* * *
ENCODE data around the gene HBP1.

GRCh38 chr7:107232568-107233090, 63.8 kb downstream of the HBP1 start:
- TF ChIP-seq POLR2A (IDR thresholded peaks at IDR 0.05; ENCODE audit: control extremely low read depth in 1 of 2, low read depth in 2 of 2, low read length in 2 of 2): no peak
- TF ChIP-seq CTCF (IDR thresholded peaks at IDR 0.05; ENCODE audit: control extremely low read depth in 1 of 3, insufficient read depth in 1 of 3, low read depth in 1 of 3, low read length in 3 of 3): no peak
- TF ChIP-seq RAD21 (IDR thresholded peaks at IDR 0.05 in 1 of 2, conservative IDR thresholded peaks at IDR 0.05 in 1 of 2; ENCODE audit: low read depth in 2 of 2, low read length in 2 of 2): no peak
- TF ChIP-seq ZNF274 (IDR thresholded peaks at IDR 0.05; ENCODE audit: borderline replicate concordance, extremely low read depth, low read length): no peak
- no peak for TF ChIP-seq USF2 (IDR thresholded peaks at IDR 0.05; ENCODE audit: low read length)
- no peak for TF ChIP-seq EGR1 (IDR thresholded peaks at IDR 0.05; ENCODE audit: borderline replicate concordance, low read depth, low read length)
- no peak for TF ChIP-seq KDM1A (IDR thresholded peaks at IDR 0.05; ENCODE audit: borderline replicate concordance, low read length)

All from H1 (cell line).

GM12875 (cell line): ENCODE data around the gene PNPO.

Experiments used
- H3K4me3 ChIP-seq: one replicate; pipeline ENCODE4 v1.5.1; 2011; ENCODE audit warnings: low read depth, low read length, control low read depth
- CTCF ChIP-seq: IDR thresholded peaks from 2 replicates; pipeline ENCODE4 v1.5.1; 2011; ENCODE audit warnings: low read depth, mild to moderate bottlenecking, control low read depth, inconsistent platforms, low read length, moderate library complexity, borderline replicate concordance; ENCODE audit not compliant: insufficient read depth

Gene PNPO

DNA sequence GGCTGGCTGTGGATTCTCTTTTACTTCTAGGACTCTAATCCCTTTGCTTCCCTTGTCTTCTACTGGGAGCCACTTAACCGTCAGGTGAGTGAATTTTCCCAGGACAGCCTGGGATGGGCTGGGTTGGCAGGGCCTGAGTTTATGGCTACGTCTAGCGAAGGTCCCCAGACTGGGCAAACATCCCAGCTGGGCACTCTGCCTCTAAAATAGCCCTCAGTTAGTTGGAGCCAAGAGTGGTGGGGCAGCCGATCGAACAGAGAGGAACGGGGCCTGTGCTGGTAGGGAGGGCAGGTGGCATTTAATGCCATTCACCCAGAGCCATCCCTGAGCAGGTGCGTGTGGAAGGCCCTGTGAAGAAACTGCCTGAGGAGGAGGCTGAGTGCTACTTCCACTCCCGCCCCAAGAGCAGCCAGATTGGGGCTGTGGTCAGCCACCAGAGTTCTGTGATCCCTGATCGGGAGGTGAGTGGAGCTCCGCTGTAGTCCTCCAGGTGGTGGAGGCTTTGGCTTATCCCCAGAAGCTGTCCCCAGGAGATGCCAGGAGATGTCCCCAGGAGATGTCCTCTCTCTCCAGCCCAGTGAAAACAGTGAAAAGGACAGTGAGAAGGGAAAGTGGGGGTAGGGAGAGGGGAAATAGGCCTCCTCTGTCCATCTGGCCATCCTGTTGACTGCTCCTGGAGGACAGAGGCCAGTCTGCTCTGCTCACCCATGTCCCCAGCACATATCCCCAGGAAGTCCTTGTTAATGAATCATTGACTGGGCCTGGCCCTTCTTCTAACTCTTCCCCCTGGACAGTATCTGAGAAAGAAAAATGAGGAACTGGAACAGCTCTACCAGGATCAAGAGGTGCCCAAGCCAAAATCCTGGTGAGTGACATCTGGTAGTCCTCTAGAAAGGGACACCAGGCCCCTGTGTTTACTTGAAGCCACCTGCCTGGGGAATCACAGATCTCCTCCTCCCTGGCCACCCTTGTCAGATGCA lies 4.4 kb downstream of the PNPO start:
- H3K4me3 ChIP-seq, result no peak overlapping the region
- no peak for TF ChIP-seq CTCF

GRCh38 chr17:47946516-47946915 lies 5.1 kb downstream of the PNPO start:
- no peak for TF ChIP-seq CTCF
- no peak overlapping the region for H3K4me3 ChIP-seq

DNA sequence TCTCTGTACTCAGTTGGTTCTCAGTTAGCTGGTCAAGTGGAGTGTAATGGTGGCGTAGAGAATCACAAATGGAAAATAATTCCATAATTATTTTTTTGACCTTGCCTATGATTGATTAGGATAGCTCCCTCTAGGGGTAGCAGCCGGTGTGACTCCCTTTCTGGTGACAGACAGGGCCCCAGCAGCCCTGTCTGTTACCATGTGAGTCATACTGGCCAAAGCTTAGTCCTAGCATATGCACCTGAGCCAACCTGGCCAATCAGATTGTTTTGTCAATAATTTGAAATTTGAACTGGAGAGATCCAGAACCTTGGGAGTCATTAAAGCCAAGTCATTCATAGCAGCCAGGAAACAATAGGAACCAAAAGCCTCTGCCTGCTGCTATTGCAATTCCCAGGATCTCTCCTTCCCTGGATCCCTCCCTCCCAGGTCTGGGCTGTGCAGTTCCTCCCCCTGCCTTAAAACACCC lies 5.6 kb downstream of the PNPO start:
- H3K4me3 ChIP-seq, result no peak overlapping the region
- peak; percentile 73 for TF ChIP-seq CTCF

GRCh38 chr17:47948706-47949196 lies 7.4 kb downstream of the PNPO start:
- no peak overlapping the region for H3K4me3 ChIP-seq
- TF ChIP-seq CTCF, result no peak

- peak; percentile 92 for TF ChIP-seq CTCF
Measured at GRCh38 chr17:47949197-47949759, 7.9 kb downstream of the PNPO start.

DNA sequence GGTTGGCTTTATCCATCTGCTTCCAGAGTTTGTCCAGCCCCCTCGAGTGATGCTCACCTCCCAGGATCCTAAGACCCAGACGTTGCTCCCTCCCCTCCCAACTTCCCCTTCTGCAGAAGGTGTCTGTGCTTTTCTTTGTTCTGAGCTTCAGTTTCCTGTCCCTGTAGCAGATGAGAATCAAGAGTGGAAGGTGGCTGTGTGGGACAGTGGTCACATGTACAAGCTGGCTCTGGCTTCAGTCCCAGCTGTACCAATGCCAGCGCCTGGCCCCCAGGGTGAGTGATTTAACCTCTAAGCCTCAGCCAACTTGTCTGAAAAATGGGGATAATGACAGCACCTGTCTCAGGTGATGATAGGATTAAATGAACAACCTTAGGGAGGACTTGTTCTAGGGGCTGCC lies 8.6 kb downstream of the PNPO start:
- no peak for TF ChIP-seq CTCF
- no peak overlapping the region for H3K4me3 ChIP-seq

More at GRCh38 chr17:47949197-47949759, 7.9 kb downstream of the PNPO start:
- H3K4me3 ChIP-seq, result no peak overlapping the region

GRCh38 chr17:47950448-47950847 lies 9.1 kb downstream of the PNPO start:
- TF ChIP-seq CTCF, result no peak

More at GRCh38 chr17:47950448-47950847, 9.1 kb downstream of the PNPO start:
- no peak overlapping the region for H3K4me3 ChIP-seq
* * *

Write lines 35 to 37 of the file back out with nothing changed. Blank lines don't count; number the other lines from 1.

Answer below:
GRCh38 chr17:47950448-47950847 lies 9.1 kb downstream of the PNPO start:
- TF ChIP-seq CTCF, result no peak

More at GRCh38 chr17:47950448-47950847, 9.1 kb downstream of the PNPO start: